He said there were cases of “staff shortages and technical glitches,” that prevented publication.
Ain’t no sunshine when the settlement data is gone
“If we don’t make that first or fifteenth, I’m aware of what happened and why it happened,” Doucette said. “We haven’t had many of those going forward.”
In a further email, interim spokesperson Rod Crawley said the legislature can request to know if children or disabled people receive a settlement.
He said if Risk Management posted settlement details it would “draw attention to the fact that an especially vulnerable claimant has received a settlement.”
Crawley also said the agency could not redact details on a settlement if it were to be asked for through an Inspection of Public Records Request.
“Therefore, the best protection (Risk Management Division) can provide to an especially vulnerable claimant, is to not broadcast the fact that they have received a settlement,” he said.
Crawley did not answer questions about the scope of how many settlements are withheld based on the settlements including children and disabled people, and why redaction or other methods to protect vulnerable identities are not sufficient to release these documents publicly.
Source NM previously published that the agency was failing to update the Sunshine Portal, and that current state law would have to change if the state wants more transparency.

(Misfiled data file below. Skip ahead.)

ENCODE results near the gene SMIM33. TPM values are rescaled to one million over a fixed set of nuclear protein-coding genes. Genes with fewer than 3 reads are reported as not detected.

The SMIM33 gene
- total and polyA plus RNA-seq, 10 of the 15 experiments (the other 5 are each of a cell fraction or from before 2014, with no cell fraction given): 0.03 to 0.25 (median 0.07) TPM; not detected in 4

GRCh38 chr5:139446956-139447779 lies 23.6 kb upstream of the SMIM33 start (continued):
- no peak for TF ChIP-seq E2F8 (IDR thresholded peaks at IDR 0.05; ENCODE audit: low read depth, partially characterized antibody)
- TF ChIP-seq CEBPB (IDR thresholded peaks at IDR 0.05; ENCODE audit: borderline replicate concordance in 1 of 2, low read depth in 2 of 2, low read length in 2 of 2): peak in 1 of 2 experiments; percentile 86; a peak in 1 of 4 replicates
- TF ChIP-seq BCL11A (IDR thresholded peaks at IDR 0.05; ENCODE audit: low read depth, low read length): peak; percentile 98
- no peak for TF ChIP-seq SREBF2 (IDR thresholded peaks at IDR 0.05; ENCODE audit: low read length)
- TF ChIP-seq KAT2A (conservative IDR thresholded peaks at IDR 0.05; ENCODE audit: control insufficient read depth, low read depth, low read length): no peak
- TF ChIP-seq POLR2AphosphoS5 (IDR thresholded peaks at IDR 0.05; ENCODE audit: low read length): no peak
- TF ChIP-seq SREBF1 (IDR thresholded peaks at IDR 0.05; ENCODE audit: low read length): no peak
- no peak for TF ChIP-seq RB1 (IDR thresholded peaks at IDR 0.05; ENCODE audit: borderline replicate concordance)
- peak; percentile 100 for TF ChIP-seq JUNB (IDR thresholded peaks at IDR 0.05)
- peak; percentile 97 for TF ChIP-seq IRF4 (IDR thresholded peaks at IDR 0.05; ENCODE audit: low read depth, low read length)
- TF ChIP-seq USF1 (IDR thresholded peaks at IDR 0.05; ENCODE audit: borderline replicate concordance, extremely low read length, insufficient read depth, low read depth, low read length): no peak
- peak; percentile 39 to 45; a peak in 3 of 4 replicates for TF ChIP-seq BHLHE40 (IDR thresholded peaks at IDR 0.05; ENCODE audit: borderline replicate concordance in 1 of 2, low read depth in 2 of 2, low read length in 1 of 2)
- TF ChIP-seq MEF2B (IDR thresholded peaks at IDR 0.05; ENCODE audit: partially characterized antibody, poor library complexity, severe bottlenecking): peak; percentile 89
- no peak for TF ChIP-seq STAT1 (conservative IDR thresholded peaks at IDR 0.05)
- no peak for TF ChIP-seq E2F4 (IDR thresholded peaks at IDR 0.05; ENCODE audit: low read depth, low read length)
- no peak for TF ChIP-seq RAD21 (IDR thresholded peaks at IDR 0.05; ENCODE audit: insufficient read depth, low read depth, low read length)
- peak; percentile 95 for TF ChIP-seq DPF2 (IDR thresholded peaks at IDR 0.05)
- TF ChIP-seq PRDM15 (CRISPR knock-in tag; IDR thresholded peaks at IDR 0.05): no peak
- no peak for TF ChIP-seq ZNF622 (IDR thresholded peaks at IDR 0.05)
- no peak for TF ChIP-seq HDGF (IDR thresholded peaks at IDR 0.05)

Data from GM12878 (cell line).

No one from the agency has granted any interviews to Source NM.
No questions from lawmakers
No lawmaker on the interim committee asked any questions regarding the lawsuits left out of public view.
Instead, lawmakers focused on predicting the future financial impact of lawsuits brought against the state, filling a key position in the agency or asking if Doucette had met with the governor’s office about bringing changes to the transparency law in the next session.
More frequent and expensive claims are eroding the fund, the report found.
Open civil claims are going to eventually cost the state $47 million, Fischer said – even as there’s only $43 million currently available in the fund.
A screenshot showing the highest cost settlements the state has paid since 2018. (Courtesy Legislative Finance Committee)
“It needs to cover not only all those civil rights claims, but also any other liabilities – auto liabilities, general claims, medical malpractice,” Fischer said. “So, it’s not great.”
Under the current laws, the agency has a limit on how much it can raise insurance premiums for agencies – even as there’s no limit for how much a settlement can cost. That premium increase is wrapped up in the budget-making process and enacted two years down the line.
The report asked lawmakers to consider capping how much the Risk Management Division can offer for adverse settlements. This would mean agencies making the settlement’s would pay above that number from their budgets.
Another recommendation would be requiring additional approval from the legislature or attorney general for settlements above $500,000.
Finally, the report asked the legislature to create a law to require agencies to investigate and report significant losses of property.
Internally, the report recommended the Risk Management Division report quarterly all claims over $25,000.
It asks the division to monitor and report on what other agencies are doing to control losses in their yearly report and determine if certain departments and topics are “at higher risk for employee claims,” and offer preventative training.
Doucette said the agency agreed “with the vast majority of the recommendations.”